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Harlem Children’s Zone Engaging with Northwest Dayton Partnership to Build Racial & Economic Equity

Harlem Children's Zone

Harlem Children’s Zone is proud to announce that we are engaging with high-performing community organizations in Northwest Dayton, Ohio to build racial and economic equity for children and families in the city.

Funded by a two-year, $8 million grant from our long-time friends, Blue Meridian Partners, the Northwest Dayton Partnership is a public-private effort that brings together numerous groups — including Learn to Earn Dayton, The Dayton

Foundation and Harlem Children’s Zone, among others — to improve educational and economic outcomes for communities of color and reduce racial disparities.

Harlem Children’s Zone’s support of the Northwest Dayton Partnership is the latest in our ongoing National Leadership efforts to scale our place-based model to help under-resourced communities across the country achieve success and self-sufficiency.

Catalyzing Success

Through our William Julius Wilson Institute, Harlem Children’s Zone is sharing best practices — backed by a generation of evidence that we can transform lives and communities through place-based interventions — to catalyze the partnership’s success.

“We are looking for models around the country on how to effectively address the complexities of race, poverty, and education,” Harlem Children’s Zone founder and president Geoffrey Canada told Dayton Business Journal. “This partnership has the potential to serve as a model on how to address, and ultimately solve, these profound issues.”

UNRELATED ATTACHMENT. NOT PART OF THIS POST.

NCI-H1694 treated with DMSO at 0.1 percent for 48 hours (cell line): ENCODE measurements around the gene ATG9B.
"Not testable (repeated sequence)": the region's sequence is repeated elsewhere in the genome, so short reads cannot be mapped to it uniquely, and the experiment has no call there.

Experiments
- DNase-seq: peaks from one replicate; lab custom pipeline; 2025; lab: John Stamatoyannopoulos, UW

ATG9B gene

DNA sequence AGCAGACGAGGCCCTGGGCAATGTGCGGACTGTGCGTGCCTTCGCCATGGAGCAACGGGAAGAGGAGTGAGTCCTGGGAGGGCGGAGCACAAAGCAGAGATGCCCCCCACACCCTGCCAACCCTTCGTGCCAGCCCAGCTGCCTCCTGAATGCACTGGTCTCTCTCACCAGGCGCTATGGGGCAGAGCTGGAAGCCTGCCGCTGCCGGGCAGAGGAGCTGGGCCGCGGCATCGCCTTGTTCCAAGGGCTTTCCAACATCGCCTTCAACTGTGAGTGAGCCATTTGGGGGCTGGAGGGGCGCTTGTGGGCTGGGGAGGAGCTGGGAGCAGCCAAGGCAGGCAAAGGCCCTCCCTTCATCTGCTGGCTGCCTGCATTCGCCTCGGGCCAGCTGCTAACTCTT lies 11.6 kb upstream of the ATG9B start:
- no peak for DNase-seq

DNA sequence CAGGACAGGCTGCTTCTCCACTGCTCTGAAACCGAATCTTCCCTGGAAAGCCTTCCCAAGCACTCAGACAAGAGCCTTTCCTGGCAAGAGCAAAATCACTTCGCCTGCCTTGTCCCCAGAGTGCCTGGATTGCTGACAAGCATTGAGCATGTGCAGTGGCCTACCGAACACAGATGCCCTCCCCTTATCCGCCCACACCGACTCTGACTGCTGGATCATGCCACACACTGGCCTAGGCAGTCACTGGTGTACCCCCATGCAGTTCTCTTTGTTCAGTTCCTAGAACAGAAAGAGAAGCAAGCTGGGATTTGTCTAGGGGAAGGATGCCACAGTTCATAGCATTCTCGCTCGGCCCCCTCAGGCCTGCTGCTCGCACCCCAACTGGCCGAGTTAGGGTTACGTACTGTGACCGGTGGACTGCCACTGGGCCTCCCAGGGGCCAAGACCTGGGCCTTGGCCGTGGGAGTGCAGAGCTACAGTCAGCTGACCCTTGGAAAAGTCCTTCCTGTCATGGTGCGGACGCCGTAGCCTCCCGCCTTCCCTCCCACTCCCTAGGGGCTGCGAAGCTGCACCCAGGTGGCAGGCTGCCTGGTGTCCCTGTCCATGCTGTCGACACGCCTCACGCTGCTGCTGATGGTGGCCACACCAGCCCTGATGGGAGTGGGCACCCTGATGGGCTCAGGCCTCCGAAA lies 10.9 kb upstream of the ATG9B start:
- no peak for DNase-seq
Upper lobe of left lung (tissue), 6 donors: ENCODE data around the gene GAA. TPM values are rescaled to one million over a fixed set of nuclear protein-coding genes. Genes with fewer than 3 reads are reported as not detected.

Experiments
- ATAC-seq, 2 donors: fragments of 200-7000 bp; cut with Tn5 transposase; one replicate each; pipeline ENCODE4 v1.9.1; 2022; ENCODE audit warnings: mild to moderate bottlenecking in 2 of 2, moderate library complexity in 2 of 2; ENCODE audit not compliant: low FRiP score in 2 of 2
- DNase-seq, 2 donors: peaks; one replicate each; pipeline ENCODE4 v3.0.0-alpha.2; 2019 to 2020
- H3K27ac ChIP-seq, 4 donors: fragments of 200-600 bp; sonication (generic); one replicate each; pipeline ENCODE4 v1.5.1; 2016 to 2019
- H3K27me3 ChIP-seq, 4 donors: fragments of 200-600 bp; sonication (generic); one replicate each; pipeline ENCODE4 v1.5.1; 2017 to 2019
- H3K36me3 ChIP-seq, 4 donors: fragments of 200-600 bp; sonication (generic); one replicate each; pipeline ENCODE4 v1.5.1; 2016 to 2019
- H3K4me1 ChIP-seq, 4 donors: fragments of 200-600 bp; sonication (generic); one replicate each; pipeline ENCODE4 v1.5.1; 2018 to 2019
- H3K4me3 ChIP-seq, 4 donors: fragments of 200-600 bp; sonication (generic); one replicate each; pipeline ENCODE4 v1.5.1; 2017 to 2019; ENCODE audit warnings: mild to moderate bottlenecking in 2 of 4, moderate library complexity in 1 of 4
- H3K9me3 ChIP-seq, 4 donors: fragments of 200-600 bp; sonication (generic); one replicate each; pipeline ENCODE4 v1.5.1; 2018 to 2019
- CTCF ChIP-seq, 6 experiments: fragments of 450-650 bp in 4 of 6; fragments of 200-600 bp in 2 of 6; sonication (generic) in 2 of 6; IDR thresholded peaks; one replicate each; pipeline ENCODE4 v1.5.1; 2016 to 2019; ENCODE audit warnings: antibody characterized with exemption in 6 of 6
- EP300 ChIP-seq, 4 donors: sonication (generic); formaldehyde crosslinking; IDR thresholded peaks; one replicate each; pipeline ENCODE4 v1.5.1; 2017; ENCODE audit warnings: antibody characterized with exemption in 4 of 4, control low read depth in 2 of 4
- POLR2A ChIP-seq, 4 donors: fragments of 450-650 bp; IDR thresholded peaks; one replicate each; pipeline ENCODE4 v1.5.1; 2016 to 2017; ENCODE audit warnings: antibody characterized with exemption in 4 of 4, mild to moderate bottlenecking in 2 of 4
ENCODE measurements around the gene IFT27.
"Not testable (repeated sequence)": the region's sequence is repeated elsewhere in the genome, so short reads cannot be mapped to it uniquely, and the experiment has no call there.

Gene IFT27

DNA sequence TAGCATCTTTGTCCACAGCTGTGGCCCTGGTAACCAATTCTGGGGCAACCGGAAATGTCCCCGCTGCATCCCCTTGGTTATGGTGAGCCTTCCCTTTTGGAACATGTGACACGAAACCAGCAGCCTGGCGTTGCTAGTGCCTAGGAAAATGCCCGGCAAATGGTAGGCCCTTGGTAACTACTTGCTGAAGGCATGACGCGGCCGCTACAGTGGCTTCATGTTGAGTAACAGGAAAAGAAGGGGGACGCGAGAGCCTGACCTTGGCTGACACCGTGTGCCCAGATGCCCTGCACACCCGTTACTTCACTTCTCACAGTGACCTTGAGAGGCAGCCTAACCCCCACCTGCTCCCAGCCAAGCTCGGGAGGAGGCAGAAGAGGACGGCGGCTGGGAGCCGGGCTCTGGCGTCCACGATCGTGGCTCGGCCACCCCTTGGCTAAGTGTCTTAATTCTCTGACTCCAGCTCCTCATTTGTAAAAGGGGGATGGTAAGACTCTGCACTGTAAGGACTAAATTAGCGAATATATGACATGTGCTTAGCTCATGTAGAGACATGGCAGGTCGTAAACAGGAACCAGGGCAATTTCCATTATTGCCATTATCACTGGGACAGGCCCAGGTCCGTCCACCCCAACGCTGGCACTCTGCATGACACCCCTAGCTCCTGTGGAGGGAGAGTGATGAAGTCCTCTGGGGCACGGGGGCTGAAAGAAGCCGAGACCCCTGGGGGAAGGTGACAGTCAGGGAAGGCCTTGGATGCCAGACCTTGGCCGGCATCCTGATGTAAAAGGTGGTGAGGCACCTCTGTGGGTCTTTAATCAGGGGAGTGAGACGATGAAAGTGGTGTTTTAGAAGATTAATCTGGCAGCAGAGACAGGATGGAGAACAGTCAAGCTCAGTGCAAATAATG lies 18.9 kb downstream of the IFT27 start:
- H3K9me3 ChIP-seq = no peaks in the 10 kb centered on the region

“Sustained, Systemic Solutions”

The partnership aims to introduce “sustained, systemic solutions” for the northwest Dayton community, including:

  • Taking a two-generation approach to building well-being by working with children and families

  • Shifting power to deeply connected, primarily Black-led community organizations

  • Building high-quality early childhood education for children from birth through age five

  • Creating quality K-12 schools that close educational gaps

  • Supporting community-based institutions’ racial and economic equity work

  • Advocating for policy priorities developed with youth, families and community residents to impact education and economic mobility


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